Writing for the conservative Bulwark, the vice president for criminal justice at the Cato Institute explained that the time has come for police officers who have been accused of crimes be treated like any other Americans and not be handed the shield of "qualified immunity" that protects them from paying the price for breaking the law.
As Cato's Clark Neily wrote, in light of the death of George Floyd at the hands of four Minneapolis police officers -- now all fired -- it is time for a reappraisal of legal protections provided to law enforcement personnel.
Advising anyone who had not seen the video of Derek Chauvin kneeling on George Floyd's neck before he died to do so, Neily set the stage for his proposal.
"If you can’t understand why large swaths of urban America have been in flames these last few nights, do two more things: (1) instead of George Floyd, who you probably don’t know, imagine the person pinned under Chauvin’s knee—prone, handcuffed, unresisting, and begging for mercy—was someone you love; and (2) listen to conservative pundits dissecting Chauvin’s merciless assault on Floyd with all the sangfroid of a referee performing an instant replay review to see whether the runner’s knee was down when the ball came loose," he wrote before adding. "No wonder it seems as though the country is coming apart at the seams."
Explaining "qualified immunity," he wrote: "In determining the relationship between government and governed, one of the most important decisions a society can make is how accountable those who wield official power must be to those against whom that power is wielded. Congress made a clear choice in that regard when it passed the Enforcement Act of 1871, which we now call 'Section 1983' after its location in the U.S. Code. Simply put, Section 1983 creates a standard of strict liability by providing that state actors 'shall be liable to the party injured' for 'the deprivation of any rights.' Thus, if a police officer walks up to your house and peeks inside one of your windows without a warrant—a clear violation of your Fourth Amendment right against unreasonable searches—he is liable to you for the violation of that right."
However, he notes, law and order conservatives had other ideas.
"In their preference for a more forgiving policy that gives police and other government officials substantial leeway in the exercise of discretion, they abandon their stated commitment to textualism and embrace an 'interpretation' of Section 1983 that is utterly divorced from its text," he explained. "The vehicle for this conservative brand of what we might call 'living statutory interpretivism' is the Supreme Court’s qualified immunity doctrine, which judicially amends Section 1983 to provide that the standard for liability will no longer be the deprivation of 'any rights' — as Congress expressly provided—but rather the deprivation of any 'clearly established' rights."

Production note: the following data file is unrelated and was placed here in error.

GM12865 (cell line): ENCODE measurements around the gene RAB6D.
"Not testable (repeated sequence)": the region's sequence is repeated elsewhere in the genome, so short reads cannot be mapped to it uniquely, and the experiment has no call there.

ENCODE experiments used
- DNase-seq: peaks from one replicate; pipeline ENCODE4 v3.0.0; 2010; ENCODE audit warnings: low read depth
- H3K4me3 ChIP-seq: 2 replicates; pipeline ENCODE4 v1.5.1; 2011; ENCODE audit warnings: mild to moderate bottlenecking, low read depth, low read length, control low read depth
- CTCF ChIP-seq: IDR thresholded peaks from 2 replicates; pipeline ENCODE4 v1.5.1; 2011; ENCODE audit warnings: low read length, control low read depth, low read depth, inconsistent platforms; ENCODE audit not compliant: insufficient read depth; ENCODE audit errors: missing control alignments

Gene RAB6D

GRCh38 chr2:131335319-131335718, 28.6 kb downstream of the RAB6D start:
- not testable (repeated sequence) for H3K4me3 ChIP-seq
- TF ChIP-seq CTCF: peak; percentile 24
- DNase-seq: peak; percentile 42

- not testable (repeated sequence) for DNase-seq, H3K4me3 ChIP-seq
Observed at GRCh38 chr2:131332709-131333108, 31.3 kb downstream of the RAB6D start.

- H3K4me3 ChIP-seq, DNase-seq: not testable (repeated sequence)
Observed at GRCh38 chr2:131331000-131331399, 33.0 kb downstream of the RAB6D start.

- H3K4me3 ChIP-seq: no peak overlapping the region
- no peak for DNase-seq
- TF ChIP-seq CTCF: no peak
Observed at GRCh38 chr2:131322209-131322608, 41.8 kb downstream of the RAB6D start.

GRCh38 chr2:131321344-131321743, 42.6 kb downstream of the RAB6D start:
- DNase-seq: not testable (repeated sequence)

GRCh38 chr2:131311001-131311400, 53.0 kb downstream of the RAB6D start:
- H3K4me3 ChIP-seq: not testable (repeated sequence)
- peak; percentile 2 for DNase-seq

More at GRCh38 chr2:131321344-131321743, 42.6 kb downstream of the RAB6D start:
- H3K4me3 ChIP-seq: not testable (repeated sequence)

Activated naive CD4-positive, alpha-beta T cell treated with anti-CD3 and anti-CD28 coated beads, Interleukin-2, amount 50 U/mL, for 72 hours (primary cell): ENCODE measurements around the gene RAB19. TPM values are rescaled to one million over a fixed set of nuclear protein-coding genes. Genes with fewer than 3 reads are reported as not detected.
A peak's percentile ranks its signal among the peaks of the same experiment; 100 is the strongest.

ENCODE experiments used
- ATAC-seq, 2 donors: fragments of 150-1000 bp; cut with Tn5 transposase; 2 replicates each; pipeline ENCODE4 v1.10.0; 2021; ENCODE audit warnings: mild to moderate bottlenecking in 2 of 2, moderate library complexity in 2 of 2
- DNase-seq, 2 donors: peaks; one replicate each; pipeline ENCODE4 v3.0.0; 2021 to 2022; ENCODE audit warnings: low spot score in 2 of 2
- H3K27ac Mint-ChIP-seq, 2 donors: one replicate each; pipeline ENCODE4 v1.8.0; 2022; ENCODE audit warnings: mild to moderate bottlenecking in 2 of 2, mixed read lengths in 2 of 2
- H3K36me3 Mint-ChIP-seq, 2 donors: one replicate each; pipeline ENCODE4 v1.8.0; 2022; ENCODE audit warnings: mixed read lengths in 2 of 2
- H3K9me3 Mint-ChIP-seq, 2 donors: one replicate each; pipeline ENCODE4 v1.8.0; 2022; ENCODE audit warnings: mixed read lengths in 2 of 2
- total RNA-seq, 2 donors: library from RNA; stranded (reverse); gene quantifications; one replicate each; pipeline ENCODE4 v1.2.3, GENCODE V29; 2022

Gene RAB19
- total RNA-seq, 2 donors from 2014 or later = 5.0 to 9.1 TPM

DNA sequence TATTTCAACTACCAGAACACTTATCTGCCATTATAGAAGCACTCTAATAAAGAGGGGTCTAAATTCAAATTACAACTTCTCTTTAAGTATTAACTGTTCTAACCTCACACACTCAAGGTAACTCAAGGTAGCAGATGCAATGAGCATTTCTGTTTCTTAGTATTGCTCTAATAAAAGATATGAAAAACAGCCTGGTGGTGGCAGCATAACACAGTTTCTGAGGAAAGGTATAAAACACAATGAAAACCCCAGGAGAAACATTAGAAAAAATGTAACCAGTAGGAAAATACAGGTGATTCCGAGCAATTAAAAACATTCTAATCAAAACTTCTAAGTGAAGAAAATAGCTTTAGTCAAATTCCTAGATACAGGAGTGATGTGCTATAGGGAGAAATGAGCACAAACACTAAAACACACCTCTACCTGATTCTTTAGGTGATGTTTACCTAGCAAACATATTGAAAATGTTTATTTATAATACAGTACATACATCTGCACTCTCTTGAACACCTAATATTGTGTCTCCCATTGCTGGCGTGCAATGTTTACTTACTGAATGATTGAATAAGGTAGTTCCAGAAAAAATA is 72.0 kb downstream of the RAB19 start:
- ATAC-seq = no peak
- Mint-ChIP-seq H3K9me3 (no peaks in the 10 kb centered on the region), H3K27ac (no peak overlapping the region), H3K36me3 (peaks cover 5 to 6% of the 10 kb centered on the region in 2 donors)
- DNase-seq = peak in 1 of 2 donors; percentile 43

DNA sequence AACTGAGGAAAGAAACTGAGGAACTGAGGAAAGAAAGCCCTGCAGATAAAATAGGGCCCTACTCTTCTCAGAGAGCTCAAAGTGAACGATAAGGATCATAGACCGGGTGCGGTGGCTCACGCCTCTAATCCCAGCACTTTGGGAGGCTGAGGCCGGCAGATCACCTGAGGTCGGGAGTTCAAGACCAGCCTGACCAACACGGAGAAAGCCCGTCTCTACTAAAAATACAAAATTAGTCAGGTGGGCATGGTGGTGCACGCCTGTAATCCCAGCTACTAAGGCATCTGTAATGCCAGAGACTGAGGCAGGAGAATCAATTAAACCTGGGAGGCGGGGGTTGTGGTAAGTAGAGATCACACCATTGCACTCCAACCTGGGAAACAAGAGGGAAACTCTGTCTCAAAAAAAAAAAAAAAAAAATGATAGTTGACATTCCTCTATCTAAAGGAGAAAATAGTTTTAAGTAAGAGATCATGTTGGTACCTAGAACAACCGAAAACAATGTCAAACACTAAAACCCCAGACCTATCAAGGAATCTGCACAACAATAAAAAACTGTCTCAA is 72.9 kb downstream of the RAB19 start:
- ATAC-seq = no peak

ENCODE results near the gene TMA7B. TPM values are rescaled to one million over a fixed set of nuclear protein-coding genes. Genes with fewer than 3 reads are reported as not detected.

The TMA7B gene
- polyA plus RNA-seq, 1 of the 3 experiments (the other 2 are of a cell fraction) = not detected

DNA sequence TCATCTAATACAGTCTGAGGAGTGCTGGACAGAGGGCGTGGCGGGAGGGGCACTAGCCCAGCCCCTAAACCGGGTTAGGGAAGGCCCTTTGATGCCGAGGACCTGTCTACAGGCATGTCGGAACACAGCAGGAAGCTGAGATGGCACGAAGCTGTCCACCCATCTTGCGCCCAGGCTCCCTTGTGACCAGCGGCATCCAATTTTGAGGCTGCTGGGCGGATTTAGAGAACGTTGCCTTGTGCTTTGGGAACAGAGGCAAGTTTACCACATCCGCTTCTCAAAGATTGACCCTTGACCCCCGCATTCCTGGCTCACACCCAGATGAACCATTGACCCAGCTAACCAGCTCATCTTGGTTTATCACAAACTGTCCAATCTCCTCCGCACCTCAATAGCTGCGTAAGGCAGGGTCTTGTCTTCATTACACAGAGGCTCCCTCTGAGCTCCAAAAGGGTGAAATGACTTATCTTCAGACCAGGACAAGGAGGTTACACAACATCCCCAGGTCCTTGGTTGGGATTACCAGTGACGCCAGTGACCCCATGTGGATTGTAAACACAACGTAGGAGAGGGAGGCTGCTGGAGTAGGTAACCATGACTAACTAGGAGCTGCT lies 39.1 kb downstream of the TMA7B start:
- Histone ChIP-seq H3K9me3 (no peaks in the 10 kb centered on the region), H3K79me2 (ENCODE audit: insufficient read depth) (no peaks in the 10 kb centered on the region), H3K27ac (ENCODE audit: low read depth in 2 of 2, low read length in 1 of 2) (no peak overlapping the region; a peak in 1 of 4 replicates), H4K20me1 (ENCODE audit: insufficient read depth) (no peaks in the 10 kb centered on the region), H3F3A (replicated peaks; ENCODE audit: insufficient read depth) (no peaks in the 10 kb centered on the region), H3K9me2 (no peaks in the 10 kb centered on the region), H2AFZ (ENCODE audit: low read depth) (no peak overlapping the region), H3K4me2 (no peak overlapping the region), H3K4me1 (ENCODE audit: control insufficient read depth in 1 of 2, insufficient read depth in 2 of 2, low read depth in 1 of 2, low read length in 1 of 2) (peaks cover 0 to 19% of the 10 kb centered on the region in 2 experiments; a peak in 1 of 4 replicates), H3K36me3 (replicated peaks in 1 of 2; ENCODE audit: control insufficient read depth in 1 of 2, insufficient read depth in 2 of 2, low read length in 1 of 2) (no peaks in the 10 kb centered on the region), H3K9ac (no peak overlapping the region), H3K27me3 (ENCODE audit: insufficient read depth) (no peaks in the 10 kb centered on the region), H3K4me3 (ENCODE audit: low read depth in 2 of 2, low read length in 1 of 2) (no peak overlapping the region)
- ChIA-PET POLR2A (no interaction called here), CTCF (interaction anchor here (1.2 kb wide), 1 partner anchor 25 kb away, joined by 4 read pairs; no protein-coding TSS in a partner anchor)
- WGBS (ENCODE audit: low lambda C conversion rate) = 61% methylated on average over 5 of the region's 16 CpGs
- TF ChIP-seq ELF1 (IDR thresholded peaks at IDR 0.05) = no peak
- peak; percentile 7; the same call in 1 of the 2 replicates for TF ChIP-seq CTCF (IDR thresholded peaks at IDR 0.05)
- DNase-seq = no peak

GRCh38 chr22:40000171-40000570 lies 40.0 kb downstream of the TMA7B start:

That, the columnist notes, needs to go back to the way the statute was intended.
"So now back to the killing of George Floyd. Watching that horrific video, one cannot help but notice the look of utter complacency on the face of Derek Chauvin as he drives his knee into Floyd’s neck. There is no life-or-death struggle—indeed, no struggle at all; nor is there any evident anger or passion—there is simply the banality of a man wearing a badge, surrounded and supported by other men with badges, methodically squeezing the life out of another human being," he wrote. "Cities are burning, and many people are venting their rage—yet again—about how cavalier police have become with the use of force, including lethal force, against the very citizens they are sworn to protect. Those people are right to be angry, and they’d probably be even angrier if they understood that it was never supposed to be like this—that Congress specifically chose a system of robust government accountability that was repudiated and perverted by the Supreme Court."
Noting the Supreme Court will take up the matter of qualified immunity this week he warned, "It will be particularly interesting to see which self-styled conservatives—on and off the Court—place their stated commitment to textualism and judicial deference above whatever personal preference they may have for continuing our half-century experiment in near-zero accountability for law enforcement."
You can read the whole piece here.